But a bigger issue in which conservative royalists are in denial is the public anxiety over Bhumibol’s successor, Crown Prince Maha Vajiralongkorn. Unlike his father, Vajiralongkorn is not loved by the public. He is an unpredictable character, lacking in charisma and moral authority. Royalists fear that the crown prince will not be in a position to protect their political interests. In other words, the next monarch may not be able to guarantee the stability of the throne as well as the benefits of its supporters.

Understanding the life of Vajiralongkorn is paradoxically easy and elusive. It is easy because Vajiralongkorn has over the years demonstrated little interest in political and royal affairs. Admittedly, the crown prince’s persona has long been eclipsed by that of King Bhumibol. After all, the king has led a long reign, being crowned in 1946. The longevity of Bhumibol’s era has somewhat discouraged Vajiralongkorn from taking any initiative in the political domain. More importantly, it has also prevented him from consolidating his power position, thus failing to gain crucial support from the monarchy network.

Meanwhile, it is elusive to study Vajiralongkorn’s life because Thais know little about his views on politics, or his vision for the future of the monarchy. The lack of leadership training, particularly in his future role as king, makes it more difficult both for Vajiralongkorn to provide any indication of his ability and performance, and for analysts to imagine the nature of his reign once his father dies.

The seemingly imperfect choice could be why the palace has rejected the abdication option. Despite little hope of outshining his father, Vajiralongkorn has recently undergone an image reinvention. His palace advisers attempted to create a new persona for Vajiralongorn, mostly in two aspects: as a devoted prince and as a family man. But the fact that he divorced his third wife in December 2014 ruined such efforts.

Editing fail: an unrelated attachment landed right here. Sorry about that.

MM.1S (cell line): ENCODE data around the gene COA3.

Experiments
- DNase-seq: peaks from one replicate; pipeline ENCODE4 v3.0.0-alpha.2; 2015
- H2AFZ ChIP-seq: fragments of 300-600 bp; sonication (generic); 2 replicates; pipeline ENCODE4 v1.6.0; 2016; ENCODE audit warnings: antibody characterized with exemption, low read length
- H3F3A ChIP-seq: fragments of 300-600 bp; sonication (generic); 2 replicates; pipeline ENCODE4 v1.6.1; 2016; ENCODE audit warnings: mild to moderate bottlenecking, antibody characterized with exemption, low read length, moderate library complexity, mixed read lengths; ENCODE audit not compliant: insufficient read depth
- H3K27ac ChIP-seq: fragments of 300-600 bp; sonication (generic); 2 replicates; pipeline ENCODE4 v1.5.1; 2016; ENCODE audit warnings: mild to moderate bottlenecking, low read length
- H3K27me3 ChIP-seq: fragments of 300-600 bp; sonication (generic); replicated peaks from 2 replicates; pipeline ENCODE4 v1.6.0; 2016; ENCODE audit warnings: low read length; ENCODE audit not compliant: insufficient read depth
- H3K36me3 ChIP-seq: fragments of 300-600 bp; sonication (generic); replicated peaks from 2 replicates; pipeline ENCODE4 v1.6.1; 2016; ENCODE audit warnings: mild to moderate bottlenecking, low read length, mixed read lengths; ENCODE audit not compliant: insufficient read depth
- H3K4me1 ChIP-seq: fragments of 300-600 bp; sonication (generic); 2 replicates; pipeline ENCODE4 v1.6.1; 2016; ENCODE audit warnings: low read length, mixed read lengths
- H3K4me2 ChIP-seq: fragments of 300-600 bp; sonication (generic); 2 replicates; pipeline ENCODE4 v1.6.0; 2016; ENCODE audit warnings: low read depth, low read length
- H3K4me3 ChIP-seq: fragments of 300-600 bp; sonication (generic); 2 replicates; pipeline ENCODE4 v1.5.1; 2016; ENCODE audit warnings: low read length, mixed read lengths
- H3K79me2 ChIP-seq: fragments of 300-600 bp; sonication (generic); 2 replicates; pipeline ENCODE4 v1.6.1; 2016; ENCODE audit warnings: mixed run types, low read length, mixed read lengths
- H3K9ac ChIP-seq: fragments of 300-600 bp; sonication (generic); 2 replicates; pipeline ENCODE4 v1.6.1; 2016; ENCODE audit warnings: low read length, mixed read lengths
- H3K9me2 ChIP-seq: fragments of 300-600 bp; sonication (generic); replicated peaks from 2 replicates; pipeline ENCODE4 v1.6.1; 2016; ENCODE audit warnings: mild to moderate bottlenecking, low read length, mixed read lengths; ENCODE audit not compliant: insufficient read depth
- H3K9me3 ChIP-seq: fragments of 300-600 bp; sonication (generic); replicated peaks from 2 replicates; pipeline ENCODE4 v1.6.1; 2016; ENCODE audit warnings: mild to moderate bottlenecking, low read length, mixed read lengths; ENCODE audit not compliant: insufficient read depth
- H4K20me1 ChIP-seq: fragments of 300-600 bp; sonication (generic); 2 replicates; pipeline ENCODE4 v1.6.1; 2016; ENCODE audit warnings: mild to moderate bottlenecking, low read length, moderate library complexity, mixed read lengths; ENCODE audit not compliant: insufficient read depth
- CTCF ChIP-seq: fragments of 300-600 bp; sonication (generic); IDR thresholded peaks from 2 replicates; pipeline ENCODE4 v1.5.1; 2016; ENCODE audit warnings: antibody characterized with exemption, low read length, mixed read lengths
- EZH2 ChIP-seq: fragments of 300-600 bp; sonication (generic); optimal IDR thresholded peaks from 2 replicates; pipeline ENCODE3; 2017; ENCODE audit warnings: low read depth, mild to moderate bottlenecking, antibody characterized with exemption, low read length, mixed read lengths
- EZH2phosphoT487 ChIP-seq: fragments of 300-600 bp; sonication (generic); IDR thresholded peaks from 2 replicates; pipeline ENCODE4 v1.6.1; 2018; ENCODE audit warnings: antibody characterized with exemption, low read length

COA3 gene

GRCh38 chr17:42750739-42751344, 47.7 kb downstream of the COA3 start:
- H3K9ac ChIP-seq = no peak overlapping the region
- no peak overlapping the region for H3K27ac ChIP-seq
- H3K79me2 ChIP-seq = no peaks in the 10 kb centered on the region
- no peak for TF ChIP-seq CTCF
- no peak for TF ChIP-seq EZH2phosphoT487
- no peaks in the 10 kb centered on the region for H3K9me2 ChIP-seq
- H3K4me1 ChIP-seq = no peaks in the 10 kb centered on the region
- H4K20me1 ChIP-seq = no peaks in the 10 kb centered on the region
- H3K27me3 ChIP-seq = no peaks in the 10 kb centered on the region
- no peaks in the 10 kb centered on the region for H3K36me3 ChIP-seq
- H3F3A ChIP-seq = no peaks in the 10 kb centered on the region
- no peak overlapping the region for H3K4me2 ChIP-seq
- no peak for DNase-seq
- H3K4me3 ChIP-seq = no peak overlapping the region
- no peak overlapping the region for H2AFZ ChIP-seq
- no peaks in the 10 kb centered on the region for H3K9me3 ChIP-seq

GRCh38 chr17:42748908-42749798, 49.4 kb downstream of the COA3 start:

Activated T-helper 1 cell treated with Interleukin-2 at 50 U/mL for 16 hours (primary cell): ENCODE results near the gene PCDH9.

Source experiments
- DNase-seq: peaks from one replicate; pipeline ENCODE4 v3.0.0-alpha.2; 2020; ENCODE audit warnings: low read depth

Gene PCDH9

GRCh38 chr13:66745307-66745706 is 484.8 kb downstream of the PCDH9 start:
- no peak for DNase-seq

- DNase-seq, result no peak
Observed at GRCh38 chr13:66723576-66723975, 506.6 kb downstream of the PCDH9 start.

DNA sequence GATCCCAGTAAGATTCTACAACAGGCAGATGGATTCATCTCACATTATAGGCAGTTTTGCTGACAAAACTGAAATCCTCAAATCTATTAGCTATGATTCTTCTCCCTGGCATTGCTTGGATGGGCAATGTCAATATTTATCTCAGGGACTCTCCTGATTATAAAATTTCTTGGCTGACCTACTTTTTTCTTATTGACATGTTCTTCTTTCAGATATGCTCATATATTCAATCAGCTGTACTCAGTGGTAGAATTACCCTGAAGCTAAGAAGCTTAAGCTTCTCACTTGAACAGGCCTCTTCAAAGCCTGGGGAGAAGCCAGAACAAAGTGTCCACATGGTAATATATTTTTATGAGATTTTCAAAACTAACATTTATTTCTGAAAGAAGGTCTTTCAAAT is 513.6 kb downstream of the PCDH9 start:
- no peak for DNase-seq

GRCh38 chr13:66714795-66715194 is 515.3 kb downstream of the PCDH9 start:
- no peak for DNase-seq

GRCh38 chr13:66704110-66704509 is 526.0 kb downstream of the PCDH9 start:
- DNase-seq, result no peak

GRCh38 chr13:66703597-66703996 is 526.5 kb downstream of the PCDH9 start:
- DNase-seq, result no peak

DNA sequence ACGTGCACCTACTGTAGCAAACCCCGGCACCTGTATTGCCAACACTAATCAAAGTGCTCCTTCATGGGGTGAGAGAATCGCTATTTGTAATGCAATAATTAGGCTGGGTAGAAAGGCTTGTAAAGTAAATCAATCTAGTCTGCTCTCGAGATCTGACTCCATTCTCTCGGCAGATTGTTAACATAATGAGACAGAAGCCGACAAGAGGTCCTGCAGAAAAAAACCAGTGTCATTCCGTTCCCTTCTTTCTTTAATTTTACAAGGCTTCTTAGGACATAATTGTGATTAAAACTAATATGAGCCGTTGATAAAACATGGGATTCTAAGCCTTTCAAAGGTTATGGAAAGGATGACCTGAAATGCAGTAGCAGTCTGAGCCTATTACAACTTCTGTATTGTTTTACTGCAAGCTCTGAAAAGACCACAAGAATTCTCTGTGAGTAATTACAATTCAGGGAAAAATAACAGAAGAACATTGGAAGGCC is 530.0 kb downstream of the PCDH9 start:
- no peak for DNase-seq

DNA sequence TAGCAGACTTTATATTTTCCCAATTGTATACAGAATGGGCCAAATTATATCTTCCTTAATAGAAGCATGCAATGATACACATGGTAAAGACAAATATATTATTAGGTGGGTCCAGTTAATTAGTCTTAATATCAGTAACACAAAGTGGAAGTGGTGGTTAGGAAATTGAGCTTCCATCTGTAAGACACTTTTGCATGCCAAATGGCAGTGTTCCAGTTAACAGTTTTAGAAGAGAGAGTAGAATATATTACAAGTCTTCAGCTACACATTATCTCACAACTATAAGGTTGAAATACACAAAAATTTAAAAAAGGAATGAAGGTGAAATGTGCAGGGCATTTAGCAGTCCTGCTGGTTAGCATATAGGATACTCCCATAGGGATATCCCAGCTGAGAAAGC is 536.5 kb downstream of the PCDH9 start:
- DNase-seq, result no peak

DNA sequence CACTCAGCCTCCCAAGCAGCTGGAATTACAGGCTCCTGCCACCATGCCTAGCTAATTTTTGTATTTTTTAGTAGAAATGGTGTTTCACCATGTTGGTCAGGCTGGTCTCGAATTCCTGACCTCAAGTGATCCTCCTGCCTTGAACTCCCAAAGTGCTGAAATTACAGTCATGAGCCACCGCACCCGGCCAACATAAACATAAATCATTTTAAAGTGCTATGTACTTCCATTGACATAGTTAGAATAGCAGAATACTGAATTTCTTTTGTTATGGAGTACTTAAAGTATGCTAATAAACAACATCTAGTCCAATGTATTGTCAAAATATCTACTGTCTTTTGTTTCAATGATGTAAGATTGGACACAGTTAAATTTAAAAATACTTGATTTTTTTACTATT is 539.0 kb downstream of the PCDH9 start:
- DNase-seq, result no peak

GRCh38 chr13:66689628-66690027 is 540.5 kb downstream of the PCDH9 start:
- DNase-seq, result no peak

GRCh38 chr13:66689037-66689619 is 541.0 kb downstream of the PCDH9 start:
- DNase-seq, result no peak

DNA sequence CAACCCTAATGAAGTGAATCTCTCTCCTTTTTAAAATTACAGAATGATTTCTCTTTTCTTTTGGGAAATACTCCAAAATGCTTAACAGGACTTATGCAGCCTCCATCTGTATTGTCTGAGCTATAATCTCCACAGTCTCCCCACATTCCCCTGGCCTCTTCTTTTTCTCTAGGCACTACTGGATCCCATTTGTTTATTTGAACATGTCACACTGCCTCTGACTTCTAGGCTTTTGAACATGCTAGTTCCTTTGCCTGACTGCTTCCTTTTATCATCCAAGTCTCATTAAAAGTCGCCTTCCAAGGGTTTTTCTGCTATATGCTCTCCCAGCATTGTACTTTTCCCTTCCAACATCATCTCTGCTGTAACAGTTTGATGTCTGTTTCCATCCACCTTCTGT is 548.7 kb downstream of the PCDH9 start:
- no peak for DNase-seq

In July this year, controversial photos of Vajiralongkorn in Munich were leaked to the German media. He was seen wearing a skimpy singlet barely covering massive yakuza-style tattoo stickers on his back, chest and arms. While talking openly about Vajiralongkorn’s scandalous lifestyle breaks the lese-majeste law, royalists, and even the Thai public, continue to gossip about him. Anxiety about the future is palpable. This is partly why the military staged the coup in 2014 — to ensure that the royal succession is controllable.

In contrast with Japan, the Thai monarchy has refused to deal with the reality at the imminent end of the Bhumibol era. As a result, it will be even more disastrous for the monarchy in terms of its (lack of) preparation to cope with uncertainties that will accompany the next king. The decision of the Emperor is wise; not only does it emphasize his responsibility for public duties, but also his vision of the throne as it will be passed onto the new generation.

Sadly, the Thai monarchy has lived in its glorious past, without looking into the future of itself and of the country.

Pavin Chachavalpongpun is an associate professor at Kyoto University’s Center for Southeast Asian Studies. He is currently a visiting fellow at the University of California, Berkeley.